Despite loss, Wings have nothing to be ashamed of

SAN JOSE, CA - MAY 08: Johan Franzen #93 of the Detroit Red Wings skates off the ice after losing to the San Jose Sharks in Game Five of the Western Conference Semifinals during the 2010 NHL Stanley Cup Playoffs at HP Pavilion on May 8, 2010 in San Jose, California. (Photo by Jed Jacobsohn/Getty Images)

I suppose it's part of the standards that Red Wings fans have become accustomed to over the past few years that a second round exit at the hands of the Sharks is a disappointment. Before you classify that as another intended "elitist" statement by the Red Wings fanbase, consider the success the team has had over the past five seasons (since Mike Babcock has taken over as head coach). Four division titles, two Stanley Cup Finals appearances (with one Cup), three consecutive conference finals appearances (before this season) and only one first round exit (Babcock's first year with the team).

Success and the tradition of winning was established a long time ago in Hockeytown but it has been renewed in the salary cap era, an era in which the Wings were supposed to struggle. Proper front office management via drafting successfully, players taking less money to stay with the team, developing young talent, and a head coach with a strong will to succeed has made the notion of struggling an afterthought. 

This season was perhaps a prime example of all of the above. Detroit was plagued by injuries throughout the season, including a few games in which as many as eight players were out of the line-up due to injury and illness. There were numerous occasions during the season in which the team looked more like an AHL roster than that of a NHL team because of the injuries. The team stayed afloat in the West when many teams might have just folded and hoped for a better year next time. The Wings went from 9th to 5th place by season's end and extended the consecutive playoff appearance streak to 19.

In the playoffs, the Red Wings were matched up against a very tough Phoenix Coyotes team in the first round. The series went to seven games before the Red Wings prevailed and advanced to the next round. The Red Wings had a day off after the Phoenix win before traveling to San Jose to face the No. 1 seeded Sharks. All four San Jose wins were each by a margin of one goal. How close the series was in the goal column (despite the Red Wings actually having the advantage in the series, 17-15) was indicative of how good and and well matched the two teams were.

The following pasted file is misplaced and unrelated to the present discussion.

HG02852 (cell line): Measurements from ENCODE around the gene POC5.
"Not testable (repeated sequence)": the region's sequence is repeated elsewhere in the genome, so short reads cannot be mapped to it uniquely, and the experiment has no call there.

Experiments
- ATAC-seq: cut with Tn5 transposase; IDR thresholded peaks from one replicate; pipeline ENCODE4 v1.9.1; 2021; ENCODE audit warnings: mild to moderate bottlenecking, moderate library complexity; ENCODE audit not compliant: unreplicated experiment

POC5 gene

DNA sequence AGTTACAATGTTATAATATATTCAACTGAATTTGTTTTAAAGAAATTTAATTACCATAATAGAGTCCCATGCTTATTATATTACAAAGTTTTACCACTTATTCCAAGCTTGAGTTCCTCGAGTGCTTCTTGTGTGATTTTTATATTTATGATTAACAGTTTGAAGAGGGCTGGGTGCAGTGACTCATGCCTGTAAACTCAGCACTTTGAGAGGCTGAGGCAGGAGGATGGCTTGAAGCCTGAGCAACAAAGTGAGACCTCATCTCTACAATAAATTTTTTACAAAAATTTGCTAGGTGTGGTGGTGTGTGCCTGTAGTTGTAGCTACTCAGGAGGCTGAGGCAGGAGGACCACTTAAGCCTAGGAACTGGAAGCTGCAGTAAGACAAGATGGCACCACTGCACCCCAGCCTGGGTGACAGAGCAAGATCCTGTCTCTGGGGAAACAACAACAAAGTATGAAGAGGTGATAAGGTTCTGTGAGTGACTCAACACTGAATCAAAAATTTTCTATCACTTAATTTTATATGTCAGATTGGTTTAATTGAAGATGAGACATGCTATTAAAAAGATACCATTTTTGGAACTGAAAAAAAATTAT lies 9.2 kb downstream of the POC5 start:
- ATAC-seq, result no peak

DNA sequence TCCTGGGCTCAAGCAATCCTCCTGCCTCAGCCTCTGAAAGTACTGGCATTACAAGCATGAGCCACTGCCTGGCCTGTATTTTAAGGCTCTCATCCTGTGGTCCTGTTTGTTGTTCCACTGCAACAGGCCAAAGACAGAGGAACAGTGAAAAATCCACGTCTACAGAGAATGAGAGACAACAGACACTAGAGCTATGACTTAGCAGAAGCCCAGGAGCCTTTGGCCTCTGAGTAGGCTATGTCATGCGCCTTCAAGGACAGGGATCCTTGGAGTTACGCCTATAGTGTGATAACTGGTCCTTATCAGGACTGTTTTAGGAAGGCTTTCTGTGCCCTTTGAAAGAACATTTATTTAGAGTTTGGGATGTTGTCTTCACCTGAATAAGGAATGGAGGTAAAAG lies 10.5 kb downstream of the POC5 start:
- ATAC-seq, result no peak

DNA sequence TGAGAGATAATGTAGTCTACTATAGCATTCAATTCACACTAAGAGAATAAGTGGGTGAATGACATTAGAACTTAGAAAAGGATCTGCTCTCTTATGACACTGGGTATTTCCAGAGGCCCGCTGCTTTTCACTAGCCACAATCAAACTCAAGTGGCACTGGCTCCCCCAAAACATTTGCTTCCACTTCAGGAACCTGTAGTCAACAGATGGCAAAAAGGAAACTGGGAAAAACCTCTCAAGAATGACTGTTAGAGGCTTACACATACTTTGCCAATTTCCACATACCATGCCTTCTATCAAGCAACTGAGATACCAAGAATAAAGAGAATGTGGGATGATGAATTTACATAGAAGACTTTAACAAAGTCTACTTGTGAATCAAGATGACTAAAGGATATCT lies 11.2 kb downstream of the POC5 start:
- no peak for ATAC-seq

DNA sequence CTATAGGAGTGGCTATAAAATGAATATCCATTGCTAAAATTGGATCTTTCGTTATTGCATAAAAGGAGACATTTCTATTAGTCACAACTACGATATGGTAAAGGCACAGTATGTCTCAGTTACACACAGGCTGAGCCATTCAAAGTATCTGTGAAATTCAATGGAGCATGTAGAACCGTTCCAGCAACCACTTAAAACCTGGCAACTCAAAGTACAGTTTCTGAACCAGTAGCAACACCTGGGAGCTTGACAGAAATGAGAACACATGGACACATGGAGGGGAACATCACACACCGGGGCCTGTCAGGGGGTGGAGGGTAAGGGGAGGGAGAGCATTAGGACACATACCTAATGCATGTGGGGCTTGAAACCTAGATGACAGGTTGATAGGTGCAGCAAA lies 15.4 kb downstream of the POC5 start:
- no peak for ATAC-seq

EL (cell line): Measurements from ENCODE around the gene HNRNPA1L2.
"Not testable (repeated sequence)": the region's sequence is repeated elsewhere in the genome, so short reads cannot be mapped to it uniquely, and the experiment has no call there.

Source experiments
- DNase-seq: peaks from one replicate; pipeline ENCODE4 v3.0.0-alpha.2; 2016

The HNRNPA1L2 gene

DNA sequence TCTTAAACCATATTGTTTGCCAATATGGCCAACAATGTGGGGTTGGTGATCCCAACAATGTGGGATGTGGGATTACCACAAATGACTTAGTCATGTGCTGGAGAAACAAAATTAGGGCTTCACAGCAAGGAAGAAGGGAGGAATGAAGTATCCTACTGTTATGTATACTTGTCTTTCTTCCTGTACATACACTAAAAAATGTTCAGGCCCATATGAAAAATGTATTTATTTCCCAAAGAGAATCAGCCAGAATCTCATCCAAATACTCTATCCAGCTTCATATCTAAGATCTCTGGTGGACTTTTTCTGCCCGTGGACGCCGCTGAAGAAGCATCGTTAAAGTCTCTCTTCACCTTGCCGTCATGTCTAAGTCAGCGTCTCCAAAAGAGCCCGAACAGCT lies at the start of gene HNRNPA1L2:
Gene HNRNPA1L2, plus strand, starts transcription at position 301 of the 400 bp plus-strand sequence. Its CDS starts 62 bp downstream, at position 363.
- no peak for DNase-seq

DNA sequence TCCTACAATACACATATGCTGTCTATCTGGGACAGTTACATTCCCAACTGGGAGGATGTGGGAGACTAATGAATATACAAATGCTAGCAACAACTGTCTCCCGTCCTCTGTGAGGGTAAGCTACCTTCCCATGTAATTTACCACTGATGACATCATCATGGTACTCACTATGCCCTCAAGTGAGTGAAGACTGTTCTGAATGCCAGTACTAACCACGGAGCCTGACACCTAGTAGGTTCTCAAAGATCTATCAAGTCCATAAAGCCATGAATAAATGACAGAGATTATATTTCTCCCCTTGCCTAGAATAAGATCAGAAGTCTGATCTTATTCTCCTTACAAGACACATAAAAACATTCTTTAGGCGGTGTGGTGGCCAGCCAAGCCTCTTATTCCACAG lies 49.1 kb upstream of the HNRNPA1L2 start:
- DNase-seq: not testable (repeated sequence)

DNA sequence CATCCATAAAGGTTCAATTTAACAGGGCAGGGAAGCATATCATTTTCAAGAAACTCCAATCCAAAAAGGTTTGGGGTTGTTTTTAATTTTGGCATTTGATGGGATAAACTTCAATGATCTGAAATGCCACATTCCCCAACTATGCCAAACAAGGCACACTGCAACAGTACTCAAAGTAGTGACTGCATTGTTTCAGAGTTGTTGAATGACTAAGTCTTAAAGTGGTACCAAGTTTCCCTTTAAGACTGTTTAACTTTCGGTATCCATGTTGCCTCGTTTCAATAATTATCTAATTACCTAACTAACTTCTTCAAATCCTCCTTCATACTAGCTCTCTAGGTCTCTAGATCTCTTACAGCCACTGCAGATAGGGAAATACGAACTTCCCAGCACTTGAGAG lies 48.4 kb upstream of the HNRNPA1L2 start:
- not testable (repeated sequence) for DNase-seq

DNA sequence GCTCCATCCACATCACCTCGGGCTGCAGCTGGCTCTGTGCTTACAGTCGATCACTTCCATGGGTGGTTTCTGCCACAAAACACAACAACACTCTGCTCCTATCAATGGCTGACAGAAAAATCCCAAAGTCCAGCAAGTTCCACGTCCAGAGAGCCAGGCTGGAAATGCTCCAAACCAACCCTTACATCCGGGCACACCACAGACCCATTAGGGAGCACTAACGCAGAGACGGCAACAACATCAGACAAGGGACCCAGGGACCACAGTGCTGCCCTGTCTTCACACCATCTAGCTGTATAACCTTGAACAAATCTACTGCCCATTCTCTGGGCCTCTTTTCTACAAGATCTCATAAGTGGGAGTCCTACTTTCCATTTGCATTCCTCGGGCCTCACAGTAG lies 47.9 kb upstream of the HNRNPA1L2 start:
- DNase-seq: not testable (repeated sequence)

Does the 4-1 series loss sting? Yeah, it does. Let's not forget though that the Sharks were the number one seed for a reason. They were able to win the close games and capitalize on the opportunities given to them by Detroit. You can question the officiating all you want, but at some point the job has to be done no matter how the odds are stacked against you. Detroit did the best possible despite the parade to the penalty box but in the end it turned out to be too much. 

Perhaps one of the things that stuck with me the most this post-season was game 4. With the 3-0 lead for the Sharks, the Wings could have easily come out at home in game 4 and accepted a sweep. Instead, they came out strong and gave the home crowd something to cheer about, despite the circumstances, with the 7-1 victory. 

For a team that at one point looked like it might not even make a post-season appearance, the Red Wings have a lot they can hang their hat on in terms of perseverance and knowing what the young players on the team are capable of in the future.

Was it the outcome they had hoped for? Not by any one's definition. Could it have been worse? You bet. But the fact that it wasn't worse is something they can be proud of, even if there's no ring or banner attached to it.

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